2014 Updates to Technical Report 12

This January I wrote a blog post, Spanning the Gap, which discussed two methods for establishing allowable loads for fasteners installed through  gypsum board – testing or calculations using American Wood Council’s Technical Report 12. AWC recently published a new version of TR12 and this week’s guest blogger, Lori Koch, Project engineer with AWC, authored this post to explain some of the new features of TR12.

Lori Koch graduated from Penn State University with a BS in Civil Engineering, and from Clemson University with an MS in Civil Engineering. After graduating from Clemson, Lori worked as a forensic structural engineer doing field inspections, job site monitoring for compliance with project specifications and structural analysis on existing structures. She then enrolled at Virginia Tech pursuing a Master of Forestry degree in the Department of Wood Science and Forest Products (now called the Department of Sustainable Biomaterials). Her research at Virginia Tech involved connections for fall-protection harnesses for residential roofers and construction workers. After graduation in 2012, Lori started working with the American Wood Council as a Project Engineer. Her work at the AWC ranges from assisting in codes and standards development, answering HelpDesk inquiries, outreach and educational opportunities and just about anything that can help promote the use of wood in safe and sustainable buildings.

The American Wood Council’s Technical Report 12 – General Dowel Equations for Calculating Lateral Connection Values (TR12) was recently updated. TR12 provides background and derivation of the mechanics-based approach for calculating lateral connection capacity used in the National Design Specification® (NDS®) for Wood Construction for connections using dowel-type fasteners including bolts, lag screws, wood screws, nails, spikes, and drift pins. It also provides additional flexibility and broader applicability to the NDS provisions, including design provisions for connections with gaps.  The 2014 version of TR12 provides new information on design of wood members attached to hollow members and design of driven-fasteners with tapered tips.

The previous version of TR12 presented mechanics-based derivations of lateral yield equations for solid members joined with a dowel-type fastener (Figure 1). Following the same approach, yield equations were derived for connections between solid members and members with hollow cross sections (Figure 2). These new equations are presented in tabular form for connections with a solid main member and hollow side member(s) and connections with a hollow main member and solid side member(s). Derivations of these yield equations are also presented in the report.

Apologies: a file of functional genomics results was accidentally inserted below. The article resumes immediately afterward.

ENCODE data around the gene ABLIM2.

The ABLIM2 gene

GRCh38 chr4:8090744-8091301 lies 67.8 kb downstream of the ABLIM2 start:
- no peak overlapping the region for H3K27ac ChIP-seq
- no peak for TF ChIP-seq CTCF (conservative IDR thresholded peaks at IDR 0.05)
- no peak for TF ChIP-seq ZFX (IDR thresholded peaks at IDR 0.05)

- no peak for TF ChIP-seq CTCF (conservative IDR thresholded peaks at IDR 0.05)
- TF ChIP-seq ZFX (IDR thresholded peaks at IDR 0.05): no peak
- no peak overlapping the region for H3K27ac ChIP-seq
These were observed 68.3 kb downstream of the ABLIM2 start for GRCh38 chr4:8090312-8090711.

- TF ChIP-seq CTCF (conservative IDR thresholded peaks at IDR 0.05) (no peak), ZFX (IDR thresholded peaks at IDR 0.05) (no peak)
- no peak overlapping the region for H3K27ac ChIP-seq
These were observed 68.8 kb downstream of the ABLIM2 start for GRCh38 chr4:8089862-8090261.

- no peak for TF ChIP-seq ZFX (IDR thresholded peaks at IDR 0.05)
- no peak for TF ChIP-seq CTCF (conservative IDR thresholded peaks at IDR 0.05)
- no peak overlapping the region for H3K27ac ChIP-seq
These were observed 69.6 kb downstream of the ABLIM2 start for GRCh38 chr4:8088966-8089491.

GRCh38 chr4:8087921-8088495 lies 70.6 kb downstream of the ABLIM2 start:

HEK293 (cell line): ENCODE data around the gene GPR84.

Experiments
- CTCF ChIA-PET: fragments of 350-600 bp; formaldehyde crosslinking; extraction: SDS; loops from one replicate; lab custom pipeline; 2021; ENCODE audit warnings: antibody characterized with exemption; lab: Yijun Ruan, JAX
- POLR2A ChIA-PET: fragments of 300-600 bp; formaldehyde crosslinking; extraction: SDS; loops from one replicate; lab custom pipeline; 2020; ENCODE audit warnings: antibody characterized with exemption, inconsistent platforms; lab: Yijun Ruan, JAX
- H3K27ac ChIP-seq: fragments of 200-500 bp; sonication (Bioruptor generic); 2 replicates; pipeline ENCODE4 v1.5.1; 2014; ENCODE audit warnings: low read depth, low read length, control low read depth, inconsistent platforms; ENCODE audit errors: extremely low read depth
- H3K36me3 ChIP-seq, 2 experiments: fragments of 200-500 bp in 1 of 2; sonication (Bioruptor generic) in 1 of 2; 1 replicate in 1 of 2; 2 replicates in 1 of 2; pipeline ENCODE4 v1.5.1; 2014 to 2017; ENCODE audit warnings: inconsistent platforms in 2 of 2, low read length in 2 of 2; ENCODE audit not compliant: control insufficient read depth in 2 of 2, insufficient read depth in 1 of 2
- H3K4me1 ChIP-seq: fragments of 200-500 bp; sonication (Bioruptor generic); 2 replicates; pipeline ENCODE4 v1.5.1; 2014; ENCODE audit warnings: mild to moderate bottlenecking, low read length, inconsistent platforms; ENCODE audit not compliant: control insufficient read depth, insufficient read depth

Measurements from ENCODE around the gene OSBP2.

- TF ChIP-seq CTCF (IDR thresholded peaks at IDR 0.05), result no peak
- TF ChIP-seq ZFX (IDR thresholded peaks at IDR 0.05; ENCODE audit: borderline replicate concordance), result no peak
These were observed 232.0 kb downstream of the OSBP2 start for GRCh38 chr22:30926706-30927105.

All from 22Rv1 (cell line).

Figure 1. Yield Modes for members of solid cross section.
Figure 1. Yield Modes for members of solid cross section.
Figure 2. Yield Modes for members of solid and hollow cross section.
Figure 2. Yield Modes for members of solid and hollow cross section.

The 2012 NDS section 11.3.5.2 adopted new provisions for driven fasteners with tapered tips. For a driven fastener where the penetration length includes the length of the tapered tip, the dowel bearing length is taken as the length of penetration minus one half of the length of the tip. TR12 provides derivation of yield equations that account for the full penetration length, including the reduced bearing capacity at the tip. Design values using these yield equations are then compared against the simplified approach in the 2012 NDS Results of that comparison are contained in a new example included in TR12, and show excellent agreement between the simplified and exact models.

There are many applications where TR12 can be used by engineers to expand upon the NDS connection provisions. Previous versions of TR12 have provided designers with the ability to design connections with a gap between the members. The new provisions in TR12 can be used to calculate the connection capacity of a hollow steel tube connected to solid lumber, where the tube can be either the main member or side member(s).

The recent updates to TR12 will provide increased flexibility for designers while providing additional background information on the derivation of the connection equations. The report is available for free download on the AWC’s webpage at http://www.awc.org/publications/TR/index.php.

What are your thoughts on these updates to TR12? Let us know in the comments below.

Paul McEntee

Author: Paul McEntee

A couple of years back we hosted a “Take your daughter or son to work day,” which was a great opportunity for our children to find out what their parents did. We had different activities for the kids to learn about careers and the importance of education in opening up career opportunities. People often ask me what I do for Simpson Strong-Tie and I sometimes laugh about how my son Ryan responded to a questionnaire he filled out that day:

Q.   What is your mom/dad's job?
A.   Goes and gets coffee and sits at his desk

Q.   What does your mom/dad actually do at work?
A.   Walks in the test lab and checks things

When I am not checking things in the lab or sitting at my desk drinking coffee, I manage Engineering Research and Development for Simpson Strong-Tie, focusing on new product development for connectors and lateral systems.

I graduated from the University of California at Berkeley and I am a licensed Civil and Structural Engineer in California. Prior to joining Simpson Strong-Tie, I worked for 10 years as a consulting structural engineer designing commercial, industrial, multi-family, mixed-use and retail projects. I was fortunate in those years to work at a great engineering firm that did a lot of everything. This allowed me to gain experience designing with wood, structural steel, concrete, concrete block and cold-formed steel as well as working on many seismic retrofits of historic unreinforced masonry buildings.